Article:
BEFORE HAWKINS, P.J., ANDERSON AND GRIFFIN, JJ.
HAWKINS, PRESIDING JUSTICE, FOR THE COURT:
Hiram C. Eastland and his wife Gail Eastland have appealed from a judgment rendered against them in the amount of $15,523 in the circuit court of the First Judicial District of Hinds County. We find only that portion of their assignment of error that the damages awarded were excessive has merit, and accordingly affirm the judgment of the circuit court in the amount of $12,500, and reverse and render on the remaining balance.
On March 3, 1984, Hiram C. and Gail Eastland entered into a contract with Mrs. Dorothy W. Gregory for the purchase of the homestead residence of George H. and Mrs. Gregory, the title to which was in her name. The purchase price was $185,000 with the Eastlands paying $5,000 in earnest money.
The sale was not consummated and the Gregorys sued the
Following trial the jury found the Eastlands had breached the contract and returned a verdict for Mrs. Gregory in the amount of $15,523.
The Eastlands have appealed.
We only address their second assignment of error, that the award of damages was excessive, contrary to the evidence, and in direct disregard of the instructions of the court. The Eastlands do not claim there was not a jury issue as to whether they breached the contract.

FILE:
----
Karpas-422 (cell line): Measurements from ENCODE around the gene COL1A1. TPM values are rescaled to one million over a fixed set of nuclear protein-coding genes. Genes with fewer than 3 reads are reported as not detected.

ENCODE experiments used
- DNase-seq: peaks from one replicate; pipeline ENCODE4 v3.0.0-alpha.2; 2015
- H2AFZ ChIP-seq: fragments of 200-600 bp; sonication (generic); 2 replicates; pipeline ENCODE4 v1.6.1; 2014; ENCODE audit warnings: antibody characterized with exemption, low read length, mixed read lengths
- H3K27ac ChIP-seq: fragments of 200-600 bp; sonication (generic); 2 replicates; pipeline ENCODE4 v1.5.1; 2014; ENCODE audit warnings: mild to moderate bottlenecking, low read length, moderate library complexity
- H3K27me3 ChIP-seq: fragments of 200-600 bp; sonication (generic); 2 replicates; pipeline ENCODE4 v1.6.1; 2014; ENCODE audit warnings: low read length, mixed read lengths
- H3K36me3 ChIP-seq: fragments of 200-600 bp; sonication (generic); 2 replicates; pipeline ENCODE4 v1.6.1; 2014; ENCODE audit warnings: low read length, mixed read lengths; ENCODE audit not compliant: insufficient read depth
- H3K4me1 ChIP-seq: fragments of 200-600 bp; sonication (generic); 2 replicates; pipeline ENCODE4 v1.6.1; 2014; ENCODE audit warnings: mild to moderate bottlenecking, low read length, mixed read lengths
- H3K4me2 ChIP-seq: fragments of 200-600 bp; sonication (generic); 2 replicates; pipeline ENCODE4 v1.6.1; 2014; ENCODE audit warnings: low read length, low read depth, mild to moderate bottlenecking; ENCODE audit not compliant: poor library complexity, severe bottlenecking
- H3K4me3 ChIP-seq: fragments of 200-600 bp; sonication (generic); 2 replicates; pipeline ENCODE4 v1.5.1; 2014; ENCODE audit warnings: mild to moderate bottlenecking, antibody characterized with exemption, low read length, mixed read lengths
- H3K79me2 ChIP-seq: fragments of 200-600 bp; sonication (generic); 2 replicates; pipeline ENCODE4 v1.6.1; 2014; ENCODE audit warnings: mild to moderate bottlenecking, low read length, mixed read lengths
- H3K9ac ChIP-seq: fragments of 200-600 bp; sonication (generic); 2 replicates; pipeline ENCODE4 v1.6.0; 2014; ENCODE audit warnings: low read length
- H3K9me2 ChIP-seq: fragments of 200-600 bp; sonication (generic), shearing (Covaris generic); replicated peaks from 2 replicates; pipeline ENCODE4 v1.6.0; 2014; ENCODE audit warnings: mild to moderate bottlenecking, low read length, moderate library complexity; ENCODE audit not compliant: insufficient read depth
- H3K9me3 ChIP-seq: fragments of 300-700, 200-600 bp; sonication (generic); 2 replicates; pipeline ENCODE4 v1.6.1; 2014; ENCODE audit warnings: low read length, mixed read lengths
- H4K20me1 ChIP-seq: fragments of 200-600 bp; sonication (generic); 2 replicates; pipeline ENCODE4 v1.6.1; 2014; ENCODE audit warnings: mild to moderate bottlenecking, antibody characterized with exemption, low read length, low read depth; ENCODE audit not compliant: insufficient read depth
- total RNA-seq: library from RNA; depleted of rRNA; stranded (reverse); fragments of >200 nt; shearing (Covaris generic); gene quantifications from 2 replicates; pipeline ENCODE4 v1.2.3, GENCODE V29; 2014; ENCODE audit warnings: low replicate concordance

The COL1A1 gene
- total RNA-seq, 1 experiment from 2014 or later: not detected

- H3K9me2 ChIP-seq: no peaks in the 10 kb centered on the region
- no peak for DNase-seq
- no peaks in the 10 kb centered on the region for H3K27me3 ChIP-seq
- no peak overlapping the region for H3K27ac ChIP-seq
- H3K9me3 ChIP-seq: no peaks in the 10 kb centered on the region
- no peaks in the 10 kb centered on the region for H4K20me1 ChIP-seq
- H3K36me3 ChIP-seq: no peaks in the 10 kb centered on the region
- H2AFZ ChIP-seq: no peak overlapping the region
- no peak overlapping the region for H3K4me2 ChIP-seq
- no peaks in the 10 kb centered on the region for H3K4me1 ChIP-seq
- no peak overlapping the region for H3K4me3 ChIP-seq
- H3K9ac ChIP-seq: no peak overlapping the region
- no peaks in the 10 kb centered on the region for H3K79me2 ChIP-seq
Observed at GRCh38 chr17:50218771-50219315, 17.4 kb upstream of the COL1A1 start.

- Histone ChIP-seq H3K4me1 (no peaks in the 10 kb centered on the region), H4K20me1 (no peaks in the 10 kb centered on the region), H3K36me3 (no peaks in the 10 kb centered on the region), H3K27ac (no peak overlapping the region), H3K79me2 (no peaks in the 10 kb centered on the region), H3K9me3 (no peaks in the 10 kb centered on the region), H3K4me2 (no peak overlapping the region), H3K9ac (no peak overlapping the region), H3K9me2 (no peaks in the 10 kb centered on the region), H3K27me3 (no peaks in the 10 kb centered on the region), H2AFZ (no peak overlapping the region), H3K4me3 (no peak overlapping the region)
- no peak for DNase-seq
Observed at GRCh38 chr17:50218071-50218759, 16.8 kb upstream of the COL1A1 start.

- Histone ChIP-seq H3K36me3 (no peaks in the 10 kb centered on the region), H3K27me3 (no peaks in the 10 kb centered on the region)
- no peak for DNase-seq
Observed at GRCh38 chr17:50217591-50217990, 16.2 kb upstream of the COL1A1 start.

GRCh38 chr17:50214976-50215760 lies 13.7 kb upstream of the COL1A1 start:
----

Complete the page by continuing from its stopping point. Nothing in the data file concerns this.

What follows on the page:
At trial the Gregorys testified without objection that they sold the house for $175,000. No records were produced of the sale and even the name of the purchaser was not mentioned.
As to earnest money, the contract provided:
8. DEPOSIT. Purchaser has deposited with Broker $5,000.00 as earnest money. The same to be applied to the cash down payment on closing of this transaction . . . and if the Purchaser fails to perform the terms of this contract, 1/2 of said earnest money to be retained by the Broker, provided that the Broker's portion of any such forfeiture shall not exceed the commission he is entitled to under this contract, and Seller shall have the option of treating the remaining 1/2 of said earnest money as liquidated damages for said breach; or, if he deems his actual damages to be in excess thereof, he may institute suit therefor in any court of competent jurisdiction, giving credit on said damages for said earnest money . . .
Out of this $5,000 the real estate agent retained $2,500 and the ...